Turmhaus Tirol is a beautiful chalet located in Gerlosberg, Austria, designed by Grünecker Reichelt.
The Turmhaus Tirol is a joint project of Grünecker Reichelt and holzrausch.
The architectural and interior design concept was developed in close cooperation over a period of several years and subsequently realised by holzrausch and other selected partners.
Both cooperation partners share the fascination for the emotional effect of material and detail, a minimalist and timeless design language and the implementation of projects at the highest level of craftsmanship.
This common ground is clearly visible in the Turmhaus Tirol and is reflected in the contrasting yet balanced combination of interior and exterior space.
The Turmhaus Tirol is located near Zell am Ziller at an altitude of 1,261 metres at the entrance to the Gerlos Valley in the Austrian village of Gerlosberg.
The building is based on the regional design and takes up characteristic features of the surrounding farmhouses and reinterprets them. In order to get the best possible view, the house was set far to the upper edge of the plot. The steeply sloping terrain and the desire to emulate the local design of the tower house led to a floor area of 8 x 8 metres.
The foundation of the house is formed by three in-situ concrete floors built into the slope, the basis for the wooden building erected on it. The concrete core serves as a load-bearing element for the timber construction. It contains the complete building services, the fireplaces and the supply lift, which is installed on all six floors.
The access to the house runs through a cutout in the mountain. The car access leads directly from the road to the garage. Visitors reach the entrance either via a walkway-like external staircase over the slope or directly from the underground car park via a two-storey, cascade-like staircase.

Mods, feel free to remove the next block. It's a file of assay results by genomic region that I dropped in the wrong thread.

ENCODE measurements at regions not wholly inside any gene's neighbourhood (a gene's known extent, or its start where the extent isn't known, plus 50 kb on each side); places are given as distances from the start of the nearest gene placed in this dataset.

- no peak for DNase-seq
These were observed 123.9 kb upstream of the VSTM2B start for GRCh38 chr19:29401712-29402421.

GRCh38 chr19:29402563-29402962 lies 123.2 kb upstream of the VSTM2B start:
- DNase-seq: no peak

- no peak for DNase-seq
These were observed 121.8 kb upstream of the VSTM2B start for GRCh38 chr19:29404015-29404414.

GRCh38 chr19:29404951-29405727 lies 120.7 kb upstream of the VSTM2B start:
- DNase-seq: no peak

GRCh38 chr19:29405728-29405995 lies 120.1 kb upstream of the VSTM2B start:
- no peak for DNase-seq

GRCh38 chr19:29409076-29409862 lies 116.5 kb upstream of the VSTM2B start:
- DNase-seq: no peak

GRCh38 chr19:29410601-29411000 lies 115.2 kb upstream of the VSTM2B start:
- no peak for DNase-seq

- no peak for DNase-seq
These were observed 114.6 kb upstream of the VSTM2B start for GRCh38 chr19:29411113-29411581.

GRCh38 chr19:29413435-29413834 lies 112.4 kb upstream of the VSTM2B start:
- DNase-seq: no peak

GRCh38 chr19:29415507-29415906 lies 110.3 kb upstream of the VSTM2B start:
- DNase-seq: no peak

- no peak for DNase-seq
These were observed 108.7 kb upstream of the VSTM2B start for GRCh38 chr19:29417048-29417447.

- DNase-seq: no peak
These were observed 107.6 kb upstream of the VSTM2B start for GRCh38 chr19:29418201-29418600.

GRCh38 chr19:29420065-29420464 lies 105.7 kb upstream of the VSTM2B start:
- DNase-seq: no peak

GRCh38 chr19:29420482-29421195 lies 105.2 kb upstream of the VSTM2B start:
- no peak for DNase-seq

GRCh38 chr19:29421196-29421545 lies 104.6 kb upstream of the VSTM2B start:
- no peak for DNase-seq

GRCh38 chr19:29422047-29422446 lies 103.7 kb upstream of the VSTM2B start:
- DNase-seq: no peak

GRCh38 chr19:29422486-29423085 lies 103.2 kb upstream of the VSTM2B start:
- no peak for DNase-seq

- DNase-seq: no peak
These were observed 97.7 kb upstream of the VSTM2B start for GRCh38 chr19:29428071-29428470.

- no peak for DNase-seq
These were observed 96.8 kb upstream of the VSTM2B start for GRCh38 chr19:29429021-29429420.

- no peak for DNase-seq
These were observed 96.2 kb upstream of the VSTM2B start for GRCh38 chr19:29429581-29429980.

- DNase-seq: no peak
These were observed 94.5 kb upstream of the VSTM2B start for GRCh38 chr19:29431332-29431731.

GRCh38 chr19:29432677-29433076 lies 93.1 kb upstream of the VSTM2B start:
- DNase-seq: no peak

The staircase leads past the underground lounge with a billiard room and a wine cellar to the entrance area of the guest apartment and the living floor.
The Housekeeping room and the building services equipment are located in the area behind the billiard room.
On the first floor is the guest apartment, in which on only one level in a generous way, different uses such as kitchen, living room, bedroom, bathroom and sauna are arranged. The sauna is integrated in the room-forming furniture zoning the guest apartment and allows a view of the landscape through its placement on the outside facade. The directly adjoining south terrace extends the living space to the outside.
On the following floor there is the living room with the cooking and dining area. An open fireplace has been incorporated into the concrete core of the house and together with the opposite dining area and the adjoining lounge forms the calm centre of the room. The large window towards the valley and the western loggia towards the slope offer fascinating views.
In the high-end kitchen, craftsmanship perfection and original materiality are combined: worktop and stone sink made of massive stone blocks, flush gas hobs and the massive chimney with black steel housing. All the natural stone elements, as well as the complete floor covering, are made of boulders from the excavation pit. A sliding door connects the kitchen with the north terrace on the slope.
In the west of the ground floor, in the south of the upper floor and in the east of the top floor three loggias press themselves spirally into the façade and structure the ground plan. The wind-protected outdoor seats allow exits and views in all directions and can be closed with sliding shutters if required.
On the upper floor there are two bedrooms and a spacious bathroom with an attached south loggia. The surrounding larch wall panelling merges flush into the loggia and creates a flowing transition between the interior and exterior space.
The top floor is zoned by a mirrored box placed freely in the room. It contains storage space and separates the main room with the sleeping area, a home office and the library from the spa area with steam shower. The top floor is characterised by a multitude of spectacular views of the surrounding mountain panorama.
Photography by Oliver Jaist
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